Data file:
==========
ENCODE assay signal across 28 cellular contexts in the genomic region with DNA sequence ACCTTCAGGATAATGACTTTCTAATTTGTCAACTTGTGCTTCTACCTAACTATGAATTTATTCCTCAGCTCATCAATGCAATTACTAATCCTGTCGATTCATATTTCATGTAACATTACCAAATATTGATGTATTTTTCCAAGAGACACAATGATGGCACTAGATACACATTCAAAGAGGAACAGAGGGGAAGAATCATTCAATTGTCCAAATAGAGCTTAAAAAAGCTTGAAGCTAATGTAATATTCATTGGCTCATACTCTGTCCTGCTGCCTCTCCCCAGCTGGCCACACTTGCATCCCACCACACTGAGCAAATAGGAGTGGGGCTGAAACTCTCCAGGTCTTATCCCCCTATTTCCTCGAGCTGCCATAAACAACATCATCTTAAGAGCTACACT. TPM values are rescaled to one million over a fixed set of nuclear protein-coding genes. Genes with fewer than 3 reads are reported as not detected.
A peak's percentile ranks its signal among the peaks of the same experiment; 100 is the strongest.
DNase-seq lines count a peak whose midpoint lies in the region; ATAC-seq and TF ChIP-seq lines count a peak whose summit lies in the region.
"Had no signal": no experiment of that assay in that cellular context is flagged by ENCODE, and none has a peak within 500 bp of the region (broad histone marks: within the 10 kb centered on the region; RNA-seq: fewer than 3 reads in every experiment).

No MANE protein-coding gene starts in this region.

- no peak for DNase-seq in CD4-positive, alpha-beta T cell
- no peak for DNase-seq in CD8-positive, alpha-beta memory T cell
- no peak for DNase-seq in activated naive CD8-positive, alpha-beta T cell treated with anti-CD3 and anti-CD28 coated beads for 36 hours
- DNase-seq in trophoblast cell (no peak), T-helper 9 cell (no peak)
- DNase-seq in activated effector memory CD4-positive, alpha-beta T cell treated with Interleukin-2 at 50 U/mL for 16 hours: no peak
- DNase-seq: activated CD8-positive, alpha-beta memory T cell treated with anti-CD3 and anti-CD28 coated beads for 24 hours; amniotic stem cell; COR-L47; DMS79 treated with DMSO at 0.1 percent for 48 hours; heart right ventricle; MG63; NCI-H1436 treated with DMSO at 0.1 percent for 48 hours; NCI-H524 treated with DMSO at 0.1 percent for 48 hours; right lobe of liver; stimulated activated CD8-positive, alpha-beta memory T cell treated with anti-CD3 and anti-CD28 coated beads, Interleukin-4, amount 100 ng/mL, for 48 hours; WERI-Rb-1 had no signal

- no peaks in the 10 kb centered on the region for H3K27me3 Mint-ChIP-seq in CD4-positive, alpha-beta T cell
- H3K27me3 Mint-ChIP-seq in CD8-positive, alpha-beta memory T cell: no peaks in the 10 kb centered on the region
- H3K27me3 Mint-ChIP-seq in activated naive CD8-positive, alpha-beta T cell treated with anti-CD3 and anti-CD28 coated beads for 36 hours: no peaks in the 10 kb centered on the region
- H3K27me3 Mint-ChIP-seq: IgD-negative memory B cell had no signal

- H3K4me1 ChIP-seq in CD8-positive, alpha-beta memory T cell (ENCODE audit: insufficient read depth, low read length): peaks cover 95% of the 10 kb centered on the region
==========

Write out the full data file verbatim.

ENCODE assay signal across 28 cellular contexts in the genomic region with DNA sequence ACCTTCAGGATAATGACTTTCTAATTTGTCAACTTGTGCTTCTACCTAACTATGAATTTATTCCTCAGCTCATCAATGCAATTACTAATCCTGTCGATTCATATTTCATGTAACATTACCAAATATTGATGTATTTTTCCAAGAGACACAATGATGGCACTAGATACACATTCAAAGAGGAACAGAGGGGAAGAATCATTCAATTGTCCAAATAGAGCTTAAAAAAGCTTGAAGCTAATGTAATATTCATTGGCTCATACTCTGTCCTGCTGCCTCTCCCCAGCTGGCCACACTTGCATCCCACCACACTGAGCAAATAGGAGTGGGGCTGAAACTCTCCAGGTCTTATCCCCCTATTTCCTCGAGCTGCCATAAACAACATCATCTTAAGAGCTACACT. TPM values are rescaled to one million over a fixed set of nuclear protein-coding genes. Genes with fewer than 3 reads are reported as not detected.
A peak's percentile ranks its signal among the peaks of the same experiment; 100 is the strongest.
DNase-seq lines count a peak whose midpoint lies in the region; ATAC-seq and TF ChIP-seq lines count a peak whose summit lies in the region.
"Had no signal": no experiment of that assay in that cellular context is flagged by ENCODE, and none has a peak within 500 bp of the region (broad histone marks: within the 10 kb centered on the region; RNA-seq: fewer than 3 reads in every experiment).

No MANE protein-coding gene starts in this region.

- no peak for DNase-seq in CD4-positive, alpha-beta T cell
- no peak for DNase-seq in CD8-positive, alpha-beta memory T cell
- no peak for DNase-seq in activated naive CD8-positive, alpha-beta T cell treated with anti-CD3 and anti-CD28 coated beads for 36 hours
- DNase-seq in trophoblast cell (no peak), T-helper 9 cell (no peak)
- DNase-seq in activated effector memory CD4-positive, alpha-beta T cell treated with Interleukin-2 at 50 U/mL for 16 hours: no peak
- DNase-seq: activated CD8-positive, alpha-beta memory T cell treated with anti-CD3 and anti-CD28 coated beads for 24 hours; amniotic stem cell; COR-L47; DMS79 treated with DMSO at 0.1 percent for 48 hours; heart right ventricle; MG63; NCI-H1436 treated with DMSO at 0.1 percent for 48 hours; NCI-H524 treated with DMSO at 0.1 percent for 48 hours; right lobe of liver; stimulated activated CD8-positive, alpha-beta memory T cell treated with anti-CD3 and anti-CD28 coated beads, Interleukin-4, amount 100 ng/mL, for 48 hours; WERI-Rb-1 had no signal

- no peaks in the 10 kb centered on the region for H3K27me3 Mint-ChIP-seq in CD4-positive, alpha-beta T cell
- H3K27me3 Mint-ChIP-seq in CD8-positive, alpha-beta memory T cell: no peaks in the 10 kb centered on the region
- H3K27me3 Mint-ChIP-seq in activated naive CD8-positive, alpha-beta T cell treated with anti-CD3 and anti-CD28 coated beads for 36 hours: no peaks in the 10 kb centered on the region
- H3K27me3 Mint-ChIP-seq: IgD-negative memory B cell had no signal

- H3K4me1 ChIP-seq in CD8-positive, alpha-beta memory T cell (ENCODE audit: insufficient read depth, low read length): peaks cover 95% of the 10 kb centered on the region